YouTube vs tobogganing, iPads vs parasailing, wi-fi vs wildlife – Bryce Corbett takes his family to Tangalooma island resort in the hope they’ll like, follow, subscribe.
We’re going overseas – if only technically speaking – and after two years of COVID-19 confinement, it feels vaguely exhilarating. Just packing the suitcase these days seems strangely treasonous.
As we drive the 20 minutes from our Brisbane home to the Tangalooma ferry terminal, near the mouth of the Brisbane River, I do my best to rally the young troops – aged 13 and 12 – from their indifference, checking off the long list of activities that await us after a 75-minute boat ride across Moreton Bay. “There’ll be parasailing, sand tobogganing, quad bikes and snorkelling the wrecks,” I say enthusiastically. Catching my eye in the rear-vision mirror, my daughter, Rose, removes an AirPod from one ear and asks with a sigh, “Will there be wi-fi?”
Despite sitting only 40 kilometres off the coast of Brisbane – and pretty much level, latitudinally speaking, with the city’s main airport – Moreton Island (Mulgumpin) has for so long been a place you fly over on the way to somewhere else. But two years of international border closures have forced many Australians to look more closely at their own backyard. Which is how the four of us find ourselves skimming across Moreton Bay towards Tangalooma, the island’s only resort.
The last year was a long one. For my wife and me, this weekend away is a chance to catch our breath before diving into the mad scramble of the new year. For Rose and her older brother, Flynn, it’s a wholly unwelcome interruption to their sustained – and frankly impressive – efforts to develop a full-blown addiction to basketball videos on YouTube and re-runs of Friends on Netflix.
As the island looms up ahead and the kids’ devices start to lose wi-fi, I feel like we’re being transported to a family holiday of yesteryear. Who knows? We might even talk to each other. Distinguished in no small part by its inaccessibility, Moreton Island is practically uninhabited and can only be reached by passenger boat or car ferry. It doesn’t have sealed roads, just a patchwork of sandy 4WD tracks – it’s the world’s third-largest sand island, 44 kilometres from top to bottom. And while that gives the place a wonderful sense of isolation, the majority of visitors never venture beyond the boundaries of Tangalooma Island Resort, perched as it is on a glorious arc of yellow sandy beach on the island’s west coast.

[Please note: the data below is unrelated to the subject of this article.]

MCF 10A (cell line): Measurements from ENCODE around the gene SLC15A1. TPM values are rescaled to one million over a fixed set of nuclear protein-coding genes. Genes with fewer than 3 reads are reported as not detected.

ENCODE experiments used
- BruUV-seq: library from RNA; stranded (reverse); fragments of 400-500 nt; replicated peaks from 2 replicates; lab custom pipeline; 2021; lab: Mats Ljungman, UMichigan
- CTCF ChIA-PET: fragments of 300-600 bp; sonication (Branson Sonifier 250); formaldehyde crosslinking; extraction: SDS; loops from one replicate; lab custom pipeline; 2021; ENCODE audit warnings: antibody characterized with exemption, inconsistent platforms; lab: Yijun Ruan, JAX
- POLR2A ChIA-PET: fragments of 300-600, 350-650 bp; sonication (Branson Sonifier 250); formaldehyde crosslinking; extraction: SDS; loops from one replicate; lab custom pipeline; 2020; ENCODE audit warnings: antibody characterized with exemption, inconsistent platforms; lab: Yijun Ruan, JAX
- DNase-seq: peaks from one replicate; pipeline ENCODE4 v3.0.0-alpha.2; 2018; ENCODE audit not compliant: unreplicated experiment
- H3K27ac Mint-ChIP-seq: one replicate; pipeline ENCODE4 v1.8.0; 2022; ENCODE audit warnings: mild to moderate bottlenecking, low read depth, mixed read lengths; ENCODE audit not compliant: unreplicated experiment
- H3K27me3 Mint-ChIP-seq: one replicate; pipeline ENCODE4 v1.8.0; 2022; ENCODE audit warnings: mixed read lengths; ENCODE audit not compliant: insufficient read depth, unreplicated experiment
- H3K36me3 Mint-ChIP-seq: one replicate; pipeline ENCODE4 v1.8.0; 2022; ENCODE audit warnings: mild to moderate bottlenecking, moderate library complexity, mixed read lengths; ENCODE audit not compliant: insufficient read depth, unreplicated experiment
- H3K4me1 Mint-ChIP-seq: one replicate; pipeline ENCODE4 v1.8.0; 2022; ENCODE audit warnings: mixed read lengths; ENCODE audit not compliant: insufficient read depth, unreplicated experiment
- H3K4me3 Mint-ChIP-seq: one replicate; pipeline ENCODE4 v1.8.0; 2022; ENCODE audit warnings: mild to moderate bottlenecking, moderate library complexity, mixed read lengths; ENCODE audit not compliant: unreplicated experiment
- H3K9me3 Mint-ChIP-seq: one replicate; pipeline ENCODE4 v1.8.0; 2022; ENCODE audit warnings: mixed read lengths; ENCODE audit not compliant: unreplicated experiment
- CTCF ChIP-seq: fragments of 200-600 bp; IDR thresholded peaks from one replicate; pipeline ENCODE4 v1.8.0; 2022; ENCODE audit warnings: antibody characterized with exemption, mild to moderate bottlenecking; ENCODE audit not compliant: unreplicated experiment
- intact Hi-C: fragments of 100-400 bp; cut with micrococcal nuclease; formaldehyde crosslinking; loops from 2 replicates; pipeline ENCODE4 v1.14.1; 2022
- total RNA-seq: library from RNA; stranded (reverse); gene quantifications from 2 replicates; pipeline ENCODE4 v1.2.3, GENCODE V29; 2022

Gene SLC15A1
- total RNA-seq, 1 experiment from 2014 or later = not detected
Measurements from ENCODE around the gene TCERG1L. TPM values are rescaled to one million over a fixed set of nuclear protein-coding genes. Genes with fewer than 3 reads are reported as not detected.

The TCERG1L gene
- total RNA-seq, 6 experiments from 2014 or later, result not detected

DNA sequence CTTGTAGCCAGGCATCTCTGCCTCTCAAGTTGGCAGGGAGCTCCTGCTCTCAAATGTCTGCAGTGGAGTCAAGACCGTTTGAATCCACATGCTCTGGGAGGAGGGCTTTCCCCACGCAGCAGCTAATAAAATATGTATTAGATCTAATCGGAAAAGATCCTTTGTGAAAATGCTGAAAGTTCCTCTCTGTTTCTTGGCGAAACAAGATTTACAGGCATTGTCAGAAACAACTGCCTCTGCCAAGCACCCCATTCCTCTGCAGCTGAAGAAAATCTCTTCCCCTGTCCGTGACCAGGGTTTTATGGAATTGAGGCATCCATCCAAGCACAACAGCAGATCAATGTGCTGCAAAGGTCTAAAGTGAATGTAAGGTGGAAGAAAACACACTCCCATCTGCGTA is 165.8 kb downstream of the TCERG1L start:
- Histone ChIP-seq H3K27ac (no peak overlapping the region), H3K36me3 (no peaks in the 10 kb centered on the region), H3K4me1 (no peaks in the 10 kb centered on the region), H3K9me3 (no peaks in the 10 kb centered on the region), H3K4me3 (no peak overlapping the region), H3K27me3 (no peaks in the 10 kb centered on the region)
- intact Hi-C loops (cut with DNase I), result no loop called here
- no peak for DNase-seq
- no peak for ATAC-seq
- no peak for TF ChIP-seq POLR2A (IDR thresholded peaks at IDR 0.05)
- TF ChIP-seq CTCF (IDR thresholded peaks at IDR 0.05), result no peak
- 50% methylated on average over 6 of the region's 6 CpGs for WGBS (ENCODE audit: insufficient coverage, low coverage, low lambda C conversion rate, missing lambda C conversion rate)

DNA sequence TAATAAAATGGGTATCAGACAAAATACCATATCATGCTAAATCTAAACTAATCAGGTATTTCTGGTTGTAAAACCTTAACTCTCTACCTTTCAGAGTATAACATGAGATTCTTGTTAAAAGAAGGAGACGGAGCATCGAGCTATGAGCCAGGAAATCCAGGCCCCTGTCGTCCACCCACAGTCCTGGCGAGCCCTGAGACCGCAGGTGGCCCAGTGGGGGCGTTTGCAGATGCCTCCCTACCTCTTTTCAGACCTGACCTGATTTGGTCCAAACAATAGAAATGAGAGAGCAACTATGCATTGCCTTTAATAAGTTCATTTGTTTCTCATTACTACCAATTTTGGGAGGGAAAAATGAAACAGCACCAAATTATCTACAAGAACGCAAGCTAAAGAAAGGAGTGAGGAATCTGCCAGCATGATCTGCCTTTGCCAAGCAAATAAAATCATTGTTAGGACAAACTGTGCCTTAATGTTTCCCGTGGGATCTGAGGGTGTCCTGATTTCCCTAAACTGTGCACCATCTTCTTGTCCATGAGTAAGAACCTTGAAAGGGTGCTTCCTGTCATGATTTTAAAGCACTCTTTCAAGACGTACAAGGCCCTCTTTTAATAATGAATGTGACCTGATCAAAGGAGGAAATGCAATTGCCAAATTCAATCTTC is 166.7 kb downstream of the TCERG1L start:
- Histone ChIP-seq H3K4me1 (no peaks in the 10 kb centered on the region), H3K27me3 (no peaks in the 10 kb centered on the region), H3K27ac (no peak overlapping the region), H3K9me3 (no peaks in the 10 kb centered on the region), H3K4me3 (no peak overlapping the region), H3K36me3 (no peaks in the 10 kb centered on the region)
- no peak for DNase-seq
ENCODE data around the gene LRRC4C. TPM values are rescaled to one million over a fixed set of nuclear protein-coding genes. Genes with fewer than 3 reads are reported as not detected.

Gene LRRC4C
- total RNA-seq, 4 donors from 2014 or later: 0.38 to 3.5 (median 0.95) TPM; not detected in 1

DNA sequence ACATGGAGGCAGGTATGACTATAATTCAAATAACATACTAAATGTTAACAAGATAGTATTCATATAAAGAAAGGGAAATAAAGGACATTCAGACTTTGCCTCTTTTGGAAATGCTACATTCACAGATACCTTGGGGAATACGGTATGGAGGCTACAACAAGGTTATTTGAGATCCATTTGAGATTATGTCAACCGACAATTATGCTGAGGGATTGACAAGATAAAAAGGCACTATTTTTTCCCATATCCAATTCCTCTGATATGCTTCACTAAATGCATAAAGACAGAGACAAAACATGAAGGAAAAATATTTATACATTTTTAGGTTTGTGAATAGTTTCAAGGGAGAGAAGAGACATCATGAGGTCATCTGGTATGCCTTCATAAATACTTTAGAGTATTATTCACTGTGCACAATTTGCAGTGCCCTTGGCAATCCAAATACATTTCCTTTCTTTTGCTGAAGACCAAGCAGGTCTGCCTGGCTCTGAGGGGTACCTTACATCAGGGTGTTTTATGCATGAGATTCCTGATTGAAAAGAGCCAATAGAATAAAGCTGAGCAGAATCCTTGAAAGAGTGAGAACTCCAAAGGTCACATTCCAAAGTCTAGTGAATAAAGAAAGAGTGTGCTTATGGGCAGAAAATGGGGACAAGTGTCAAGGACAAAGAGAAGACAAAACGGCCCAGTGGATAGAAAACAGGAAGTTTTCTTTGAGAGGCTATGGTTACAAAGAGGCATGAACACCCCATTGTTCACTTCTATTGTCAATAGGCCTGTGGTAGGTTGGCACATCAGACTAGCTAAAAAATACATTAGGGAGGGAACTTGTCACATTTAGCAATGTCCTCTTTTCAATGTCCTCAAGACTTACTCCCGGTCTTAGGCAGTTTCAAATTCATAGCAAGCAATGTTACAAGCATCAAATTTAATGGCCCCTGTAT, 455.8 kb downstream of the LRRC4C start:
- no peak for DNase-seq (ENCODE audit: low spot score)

We’re met off the ferry by Henk, the resort’s long-serving assistant manager, who is Dutch of origin and efficient of nature. If Fantasy Island’s Ricardo Montalban had a 60-something, ruddy-faced, modern-day counterpart, Henk would be it.
“I only leave the island to go to Brisbane every eight weeks or so,” he gravely informs us, walkie-talkie in hand, as he leads us to our waterfront apartment. “And only then for a haircut, a few personal items – and a McDonald’s hamburger.”
“Why would he leave?” I mutter to my wife as we’re stopped in our tracks by a perfect sunset casting a golden light across the bay, Brisbane’s high-rises silhouetted in miniature off in the distance.
Since it first opened back in the 1980s – some 20 years after the island closed as a whaling station – there have been new builds, most notably a collection of doublestorey villas and a stout modern complex called Deep Blue, with well-appointed, multi-bedroom apartments. And while the original part of the resort could do with a facelift, guests are encouraged to bring a cooler full of food with them on the ferry and use the cooking facilities in their accommodation or barbecues scattered about the lush, tropical gardens to supplement the resort’s restaurants.